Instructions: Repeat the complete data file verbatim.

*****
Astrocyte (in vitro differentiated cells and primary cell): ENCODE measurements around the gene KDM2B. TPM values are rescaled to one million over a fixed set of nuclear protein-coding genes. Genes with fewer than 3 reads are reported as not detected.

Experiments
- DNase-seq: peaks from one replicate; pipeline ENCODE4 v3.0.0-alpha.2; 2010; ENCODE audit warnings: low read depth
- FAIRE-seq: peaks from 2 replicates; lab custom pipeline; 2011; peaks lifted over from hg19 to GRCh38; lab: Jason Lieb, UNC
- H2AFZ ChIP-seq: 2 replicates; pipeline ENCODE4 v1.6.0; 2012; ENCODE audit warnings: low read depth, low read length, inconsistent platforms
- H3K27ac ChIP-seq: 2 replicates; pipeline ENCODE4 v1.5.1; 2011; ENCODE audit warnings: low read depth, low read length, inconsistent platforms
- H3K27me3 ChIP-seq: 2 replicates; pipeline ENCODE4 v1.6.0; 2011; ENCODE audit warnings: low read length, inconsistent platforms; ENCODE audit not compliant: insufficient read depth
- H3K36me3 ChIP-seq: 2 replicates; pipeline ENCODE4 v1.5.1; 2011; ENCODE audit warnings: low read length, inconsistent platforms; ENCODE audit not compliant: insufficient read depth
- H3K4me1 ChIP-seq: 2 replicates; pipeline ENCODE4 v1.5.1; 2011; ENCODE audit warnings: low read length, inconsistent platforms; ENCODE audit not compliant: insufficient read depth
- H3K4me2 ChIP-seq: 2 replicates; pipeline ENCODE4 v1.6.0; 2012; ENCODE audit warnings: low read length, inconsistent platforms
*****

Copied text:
Astrocyte (in vitro differentiated cells and primary cell): ENCODE measurements around the gene KDM2B. TPM values are rescaled to one million over a fixed set of nuclear protein-coding genes. Genes with fewer than 3 reads are reported as not detected.

Experiments
- DNase-seq: peaks from one replicate; pipeline ENCODE4 v3.0.0-alpha.2; 2010; ENCODE audit warnings: low read depth
- FAIRE-seq: peaks from 2 replicates; lab custom pipeline; 2011; peaks lifted over from hg19 to GRCh38; lab: Jason Lieb, UNC
- H2AFZ ChIP-seq: 2 replicates; pipeline ENCODE4 v1.6.0; 2012; ENCODE audit warnings: low read depth, low read length, inconsistent platforms
- H3K27ac ChIP-seq: 2 replicates; pipeline ENCODE4 v1.5.1; 2011; ENCODE audit warnings: low read depth, low read length, inconsistent platforms
- H3K27me3 ChIP-seq: 2 replicates; pipeline ENCODE4 v1.6.0; 2011; ENCODE audit warnings: low read length, inconsistent platforms; ENCODE audit not compliant: insufficient read depth
- H3K36me3 ChIP-seq: 2 replicates; pipeline ENCODE4 v1.5.1; 2011; ENCODE audit warnings: low read length, inconsistent platforms; ENCODE audit not compliant: insufficient read depth
- H3K4me1 ChIP-seq: 2 replicates; pipeline ENCODE4 v1.5.1; 2011; ENCODE audit warnings: low read length, inconsistent platforms; ENCODE audit not compliant: insufficient read depth
- H3K4me2 ChIP-seq: 2 replicates; pipeline ENCODE4 v1.6.0; 2012; ENCODE audit warnings: low read length, inconsistent platforms